Oh, my heavens! How uncouth for these towns to stand up for themselves and demand accountability when it's their tax dollars that are being used to fund these unproven, unnecessary experiments in education!Perhaps the biggest rap against charters is that the local community must pay for them -- at least for tuition and transportation -- a fact that's trotted out at seemingly every opportunity by their opponents.In the fabric of New Jersey's public education system, the thread-count for charter schools is low. Yet their existence provokes the sort of red-faced rhetoric more suited to a Giants game than a discussion of educational options. It’s time for everyone to take a deep breath and think about what’s at stake.
Miss Laura, let me explain to you how democracy works: if the good people of Princeton decide that the money spent fighting this incursion into their schools is ill-spent, they will vote out the school board members who approved it. If, however, they decide the local charter school is not spending their money wisely, they will have no recourse.Example: in 2010 an aspiring charter called Princeton International Academy Charter School filed an application with the DOE to open a tiny Mandarin-immersion school that would draw from three districts: Princeton, West Windsor-Plainsboro, and South Brunswick. All affected boards of education weighed in and each gave a vigorous thumbs-down, a verdict as predictable as the tides.Former commissioner Lucille Davy approved the application. In response, the three districts mounted a public relations campaign to fight the opening of the school. Current costs for lawyers, zoning engineers, and other professionals are estimated at about $100,000, which came from school taxes. In response, PIACS has hired its own lobbyists and lawyers and is suing the Princeton Regional School Board for misuse of public funds. Judge Lisa James-Beavers just ruled in favor of Princeton; PIACS is appealing her decision to acting commissioner Chris Cerf, who will rule in February.
"But the parents can vote with their feet! The school will close if they don't attract enough students!" Yes, and the school will stay open if they can convince enough parents who want to isolate their kids from the rest of the community to stick with them. But the parents aren't the only ones with a vested interest - who speaks for the other citizens of the town?
A school is not a business, Laura - it is a civic institution. Everyone in the community has a stake in it, not just the parents. If this community as a whole decides they are well-served by having a charter, so be it - but all of the stakeholders need to be at the table. New Jersey's charter law makes that impossible.
So you admit the cream has been skimmed, and the children who are difficult and expensive to teach are left back at the public school. Thank you for making my point.Obviously, it’s worth a lot to these three wealthy towns to stymie establishment of the charter. Princeton’s already been burned by Princeton Charter School, which bills the district annually for about $5 million in tuition and entices the cream (of the cream, if you will) away from the already high-performing traditional district.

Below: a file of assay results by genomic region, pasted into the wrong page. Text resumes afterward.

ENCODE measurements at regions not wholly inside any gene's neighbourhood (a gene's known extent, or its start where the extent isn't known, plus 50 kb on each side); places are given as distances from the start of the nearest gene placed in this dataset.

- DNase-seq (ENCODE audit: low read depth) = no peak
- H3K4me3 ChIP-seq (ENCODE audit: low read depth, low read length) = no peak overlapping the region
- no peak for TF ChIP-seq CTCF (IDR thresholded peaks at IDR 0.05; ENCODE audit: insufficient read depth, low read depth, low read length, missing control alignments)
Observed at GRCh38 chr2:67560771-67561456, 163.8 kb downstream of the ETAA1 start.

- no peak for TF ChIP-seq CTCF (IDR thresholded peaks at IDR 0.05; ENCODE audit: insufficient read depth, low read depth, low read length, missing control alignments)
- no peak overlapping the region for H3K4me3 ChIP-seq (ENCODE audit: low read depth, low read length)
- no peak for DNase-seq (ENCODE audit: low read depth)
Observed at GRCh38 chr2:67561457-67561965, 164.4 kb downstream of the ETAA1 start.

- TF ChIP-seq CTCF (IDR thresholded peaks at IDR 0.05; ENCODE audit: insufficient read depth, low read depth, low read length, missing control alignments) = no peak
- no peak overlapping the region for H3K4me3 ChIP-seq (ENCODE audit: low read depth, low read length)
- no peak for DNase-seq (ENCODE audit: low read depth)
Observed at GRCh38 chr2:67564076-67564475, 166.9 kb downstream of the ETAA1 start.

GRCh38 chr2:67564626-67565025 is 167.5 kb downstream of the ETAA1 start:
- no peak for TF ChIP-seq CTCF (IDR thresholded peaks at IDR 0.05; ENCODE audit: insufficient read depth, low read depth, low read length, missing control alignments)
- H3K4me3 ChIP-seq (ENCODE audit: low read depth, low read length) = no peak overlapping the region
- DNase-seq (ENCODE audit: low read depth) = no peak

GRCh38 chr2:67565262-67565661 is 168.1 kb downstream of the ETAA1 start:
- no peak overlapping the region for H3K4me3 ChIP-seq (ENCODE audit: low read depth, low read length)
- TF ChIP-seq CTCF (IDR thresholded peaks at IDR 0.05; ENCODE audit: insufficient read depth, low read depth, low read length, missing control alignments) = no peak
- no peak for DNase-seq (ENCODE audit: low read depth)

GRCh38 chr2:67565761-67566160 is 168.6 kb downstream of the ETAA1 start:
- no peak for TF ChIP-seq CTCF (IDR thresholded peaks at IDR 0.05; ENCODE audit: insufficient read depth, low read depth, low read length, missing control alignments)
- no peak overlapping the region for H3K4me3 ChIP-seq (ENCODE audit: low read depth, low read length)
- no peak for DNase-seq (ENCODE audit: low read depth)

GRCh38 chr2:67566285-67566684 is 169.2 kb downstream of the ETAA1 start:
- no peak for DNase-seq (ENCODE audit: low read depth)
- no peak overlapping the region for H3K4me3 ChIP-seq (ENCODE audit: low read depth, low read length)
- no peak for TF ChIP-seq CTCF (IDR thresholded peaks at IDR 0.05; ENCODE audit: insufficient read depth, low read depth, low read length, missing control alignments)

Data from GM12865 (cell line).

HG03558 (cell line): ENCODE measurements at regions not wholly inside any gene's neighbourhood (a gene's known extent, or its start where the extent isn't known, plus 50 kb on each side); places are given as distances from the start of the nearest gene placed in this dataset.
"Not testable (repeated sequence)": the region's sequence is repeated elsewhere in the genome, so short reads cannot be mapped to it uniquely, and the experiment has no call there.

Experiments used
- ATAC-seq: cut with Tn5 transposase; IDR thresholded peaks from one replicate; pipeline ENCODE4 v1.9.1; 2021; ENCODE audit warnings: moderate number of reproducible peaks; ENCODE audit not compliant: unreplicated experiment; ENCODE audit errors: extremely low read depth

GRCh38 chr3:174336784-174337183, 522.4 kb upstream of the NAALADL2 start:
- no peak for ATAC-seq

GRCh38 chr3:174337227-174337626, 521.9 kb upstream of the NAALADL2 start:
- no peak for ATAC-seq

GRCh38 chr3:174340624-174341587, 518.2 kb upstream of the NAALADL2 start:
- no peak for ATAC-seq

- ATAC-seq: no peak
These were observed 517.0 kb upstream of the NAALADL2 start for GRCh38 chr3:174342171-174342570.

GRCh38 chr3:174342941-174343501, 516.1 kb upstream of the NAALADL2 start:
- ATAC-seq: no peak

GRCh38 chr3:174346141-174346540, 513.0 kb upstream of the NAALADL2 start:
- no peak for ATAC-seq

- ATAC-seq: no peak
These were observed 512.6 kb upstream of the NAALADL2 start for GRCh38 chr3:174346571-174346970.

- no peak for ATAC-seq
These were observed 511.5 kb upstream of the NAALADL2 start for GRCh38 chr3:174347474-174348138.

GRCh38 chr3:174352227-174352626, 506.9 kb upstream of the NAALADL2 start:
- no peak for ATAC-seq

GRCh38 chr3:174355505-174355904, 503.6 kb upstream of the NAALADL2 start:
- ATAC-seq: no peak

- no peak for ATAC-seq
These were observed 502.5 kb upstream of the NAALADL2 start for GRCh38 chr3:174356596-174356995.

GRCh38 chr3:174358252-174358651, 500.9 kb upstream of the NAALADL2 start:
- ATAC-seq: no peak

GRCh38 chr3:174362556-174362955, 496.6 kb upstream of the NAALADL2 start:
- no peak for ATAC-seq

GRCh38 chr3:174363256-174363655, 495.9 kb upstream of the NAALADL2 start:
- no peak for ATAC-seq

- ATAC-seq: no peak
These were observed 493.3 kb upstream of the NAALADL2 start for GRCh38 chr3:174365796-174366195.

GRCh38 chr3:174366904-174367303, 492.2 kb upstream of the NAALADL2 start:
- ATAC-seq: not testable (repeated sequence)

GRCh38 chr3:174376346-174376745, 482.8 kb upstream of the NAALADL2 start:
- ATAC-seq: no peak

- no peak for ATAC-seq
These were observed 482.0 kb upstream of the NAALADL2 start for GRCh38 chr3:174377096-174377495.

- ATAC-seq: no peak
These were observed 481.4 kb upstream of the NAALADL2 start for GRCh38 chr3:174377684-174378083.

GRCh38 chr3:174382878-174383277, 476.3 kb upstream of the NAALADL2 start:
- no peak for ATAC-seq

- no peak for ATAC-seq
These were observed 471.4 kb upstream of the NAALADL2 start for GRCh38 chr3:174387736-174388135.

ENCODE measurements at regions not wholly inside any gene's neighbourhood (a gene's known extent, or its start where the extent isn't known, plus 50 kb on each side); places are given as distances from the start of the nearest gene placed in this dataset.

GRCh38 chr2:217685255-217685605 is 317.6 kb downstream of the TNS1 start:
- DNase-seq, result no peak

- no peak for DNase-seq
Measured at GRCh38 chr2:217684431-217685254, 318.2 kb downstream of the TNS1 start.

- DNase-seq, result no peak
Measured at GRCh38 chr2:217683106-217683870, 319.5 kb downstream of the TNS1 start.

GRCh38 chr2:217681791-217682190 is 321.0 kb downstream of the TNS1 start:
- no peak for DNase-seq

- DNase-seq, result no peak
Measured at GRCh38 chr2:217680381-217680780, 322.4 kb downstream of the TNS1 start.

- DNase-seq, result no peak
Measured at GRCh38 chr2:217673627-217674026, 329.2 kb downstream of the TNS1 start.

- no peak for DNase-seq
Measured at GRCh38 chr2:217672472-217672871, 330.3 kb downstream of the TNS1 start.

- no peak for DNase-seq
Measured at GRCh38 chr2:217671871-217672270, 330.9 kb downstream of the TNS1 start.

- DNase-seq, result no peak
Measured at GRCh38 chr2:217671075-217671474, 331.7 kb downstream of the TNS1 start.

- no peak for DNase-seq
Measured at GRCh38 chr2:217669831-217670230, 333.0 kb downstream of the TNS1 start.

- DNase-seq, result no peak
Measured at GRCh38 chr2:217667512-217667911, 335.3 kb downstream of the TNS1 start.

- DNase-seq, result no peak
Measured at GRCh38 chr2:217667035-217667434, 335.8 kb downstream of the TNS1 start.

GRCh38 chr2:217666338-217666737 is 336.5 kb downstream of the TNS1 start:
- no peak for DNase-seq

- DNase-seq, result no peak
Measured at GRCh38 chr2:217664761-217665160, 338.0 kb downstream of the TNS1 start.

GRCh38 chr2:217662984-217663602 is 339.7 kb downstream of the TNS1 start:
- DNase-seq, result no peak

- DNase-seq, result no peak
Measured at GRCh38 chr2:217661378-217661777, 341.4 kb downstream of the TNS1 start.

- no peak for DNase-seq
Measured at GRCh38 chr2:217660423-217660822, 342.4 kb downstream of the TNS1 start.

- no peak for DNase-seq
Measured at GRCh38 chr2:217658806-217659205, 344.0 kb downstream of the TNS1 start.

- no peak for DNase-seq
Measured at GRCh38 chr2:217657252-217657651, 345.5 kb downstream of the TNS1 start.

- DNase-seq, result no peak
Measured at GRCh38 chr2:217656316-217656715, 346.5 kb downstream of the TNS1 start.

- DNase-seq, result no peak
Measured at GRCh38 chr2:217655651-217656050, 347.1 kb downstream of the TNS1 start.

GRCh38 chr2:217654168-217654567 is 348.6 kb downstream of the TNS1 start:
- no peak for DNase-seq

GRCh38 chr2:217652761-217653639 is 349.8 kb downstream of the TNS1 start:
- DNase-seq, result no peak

I won't go on, because Laura's commenters pretty much put her in her place, as is typical for her NJ Spotlight pieces. But I will leave you with one thought, aimed at the good people of Lawrence Township, NJ:
Laura Waters is your BOE president. And she thinks it would be perfectly fine if the state came in and forced you to take a charter without you having any say in the matter. She thinks you should simply trust Trenton to approve any charter that drains your tax monies away from your community's schools.
People of Lawrence, are you OK with that?
You people are SO zealous in demanding a say in your town's schools! Mercy!
ADDING: Hey, you know what might help the debate right now? A report about charter schools that looks closely at all the data. If only we had one...
ADDING MORE: Seriously, read the comments on Water's piece. Her entire argument is dismantled by the posters. It ain't pretty.
This one addresses Princeton:
Among the many inaccuracies and half-truths in this opinion piece, Ms. Waters's comment that "Princeton Charter School which bills the district annually for about $5 million in tuition and entices the cream (of the cream, if you will) away from the already high-performing traditional district" ignores a few key facts. The school board in Princeton has estimated that it could educate the 340 or so students at Princeton Charter in its own excellent, neighborhood public schools for about $3.8 million LESS per year than it gives Princeton Charter. In a time of budgetary contraints, the economics alone should be enough to prove the point. However, when you look at the test score data — the only thing that seems to matter to the privatizers —you see that Princeton Charter students don't do significantly better than their peers in the district's regular public schools. and some do worse. In fact, the only significant difference is in Princeton Charter's disproportionally lower numbers of students in special populations. http://bit.ly/prsVpcsOuch.